Step three is to be very aware of the risks of market extremes and to provide downside mitigation during periods of economic stress. This is a crucial component of building resilience into a factor-based strategy. There are some environments in which even well-diversified portfolios are subject to severe drawdowns, so you need a process in place that allows you to act nimbly and decisively in adverse environments to try to mitigate losses.

How does the multi-asset, factor-based strategy you're describing differ from a traditional risk parity approach?

Hodges: Over the course of many years, a variety of multi-asset investment approaches have come to be grouped under the term risk parity. Recent market conditions have impelled many investors to look more carefully at the similarities and differences among these strategies. We think that our approach stands apart in two ways. One is that we balance factors, not asset classes. Factors are the fundamental building blocks that drive risk and return across asset classes, so it makes much more intuitive economic sense to balance factor exposures.

Number two is that we don't actually believe that parity is optimal. Parity works if all risks are equal, but we think that different risk exposures lead to different long-term return outcomes. We take an active approach to seeking the appropriate balance among the risks in a portfolio. Different risks also have different tail characteristics, and allocating with an awareness of those characteristics can play a key role in improving a portfolio’s resilience. The bottom line is that we believe in balance, not in parity.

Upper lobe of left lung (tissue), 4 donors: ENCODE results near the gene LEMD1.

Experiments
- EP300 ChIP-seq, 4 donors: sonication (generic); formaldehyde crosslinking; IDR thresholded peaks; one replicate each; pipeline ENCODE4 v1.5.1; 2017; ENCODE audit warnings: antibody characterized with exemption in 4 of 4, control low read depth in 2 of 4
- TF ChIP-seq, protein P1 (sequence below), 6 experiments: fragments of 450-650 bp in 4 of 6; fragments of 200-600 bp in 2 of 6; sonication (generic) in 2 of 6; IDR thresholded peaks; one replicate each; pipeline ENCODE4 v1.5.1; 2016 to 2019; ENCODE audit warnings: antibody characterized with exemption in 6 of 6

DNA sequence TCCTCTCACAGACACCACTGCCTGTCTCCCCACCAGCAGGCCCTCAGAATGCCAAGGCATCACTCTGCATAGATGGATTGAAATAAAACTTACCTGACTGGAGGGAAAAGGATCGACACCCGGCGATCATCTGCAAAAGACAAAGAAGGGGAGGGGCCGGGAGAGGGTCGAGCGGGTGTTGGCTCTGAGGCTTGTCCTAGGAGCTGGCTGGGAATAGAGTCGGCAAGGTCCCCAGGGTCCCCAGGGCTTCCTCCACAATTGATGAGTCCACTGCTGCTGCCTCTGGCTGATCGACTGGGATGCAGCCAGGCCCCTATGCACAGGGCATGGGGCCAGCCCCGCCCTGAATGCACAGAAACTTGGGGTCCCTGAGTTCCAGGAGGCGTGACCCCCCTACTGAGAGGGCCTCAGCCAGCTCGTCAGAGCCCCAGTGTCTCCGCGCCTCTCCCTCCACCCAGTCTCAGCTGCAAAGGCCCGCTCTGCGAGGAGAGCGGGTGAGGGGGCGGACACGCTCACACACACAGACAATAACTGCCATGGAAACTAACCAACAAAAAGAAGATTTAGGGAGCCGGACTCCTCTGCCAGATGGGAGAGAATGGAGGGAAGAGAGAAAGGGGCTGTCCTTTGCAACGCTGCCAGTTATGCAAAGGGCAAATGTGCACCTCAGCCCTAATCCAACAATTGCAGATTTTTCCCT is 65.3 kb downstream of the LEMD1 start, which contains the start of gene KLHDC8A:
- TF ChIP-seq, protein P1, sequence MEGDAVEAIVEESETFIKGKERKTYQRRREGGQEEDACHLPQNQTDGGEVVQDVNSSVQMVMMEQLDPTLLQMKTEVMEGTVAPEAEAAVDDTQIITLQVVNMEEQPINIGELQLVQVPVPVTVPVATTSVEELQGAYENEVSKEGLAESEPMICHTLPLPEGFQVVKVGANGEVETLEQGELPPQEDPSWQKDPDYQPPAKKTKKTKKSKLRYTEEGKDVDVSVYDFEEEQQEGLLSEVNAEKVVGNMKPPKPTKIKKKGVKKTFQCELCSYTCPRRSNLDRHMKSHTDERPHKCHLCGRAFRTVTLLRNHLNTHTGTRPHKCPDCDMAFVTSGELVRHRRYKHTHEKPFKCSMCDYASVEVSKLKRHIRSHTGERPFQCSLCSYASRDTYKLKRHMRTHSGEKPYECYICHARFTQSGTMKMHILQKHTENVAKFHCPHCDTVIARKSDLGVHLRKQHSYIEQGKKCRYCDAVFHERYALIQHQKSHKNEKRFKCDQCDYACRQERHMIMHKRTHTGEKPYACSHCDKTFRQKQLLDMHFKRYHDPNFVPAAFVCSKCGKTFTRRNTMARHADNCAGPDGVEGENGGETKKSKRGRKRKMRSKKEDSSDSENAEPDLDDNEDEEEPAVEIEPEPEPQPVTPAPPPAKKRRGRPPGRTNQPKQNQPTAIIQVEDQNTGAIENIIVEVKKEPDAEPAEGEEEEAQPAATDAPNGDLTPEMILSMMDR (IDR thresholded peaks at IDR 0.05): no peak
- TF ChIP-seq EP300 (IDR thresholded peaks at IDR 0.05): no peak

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How are you looking to build resilience in today’s market environment?

Phil Green: To build more resilience, we start by analyzing the macro environment, including the outlooks for economic growth, inflation, fiscal policy, and monetary policy. We then draw insights from that analysis and look to see whether or not those insights are priced into asset classes, including equities, bonds, currencies and commodities.

For example, we might determine that the global economy is accelerating from an already high level. If that insight is already priced in across asset classes, then we won’t make any changes to our portfolio. But if one or more asset classes are not reflecting that insight, we’ll increase our position in the asset class that appears to be the most mispriced, while also factoring in sentiment, crowdedness and possible asymmetrical payoffs.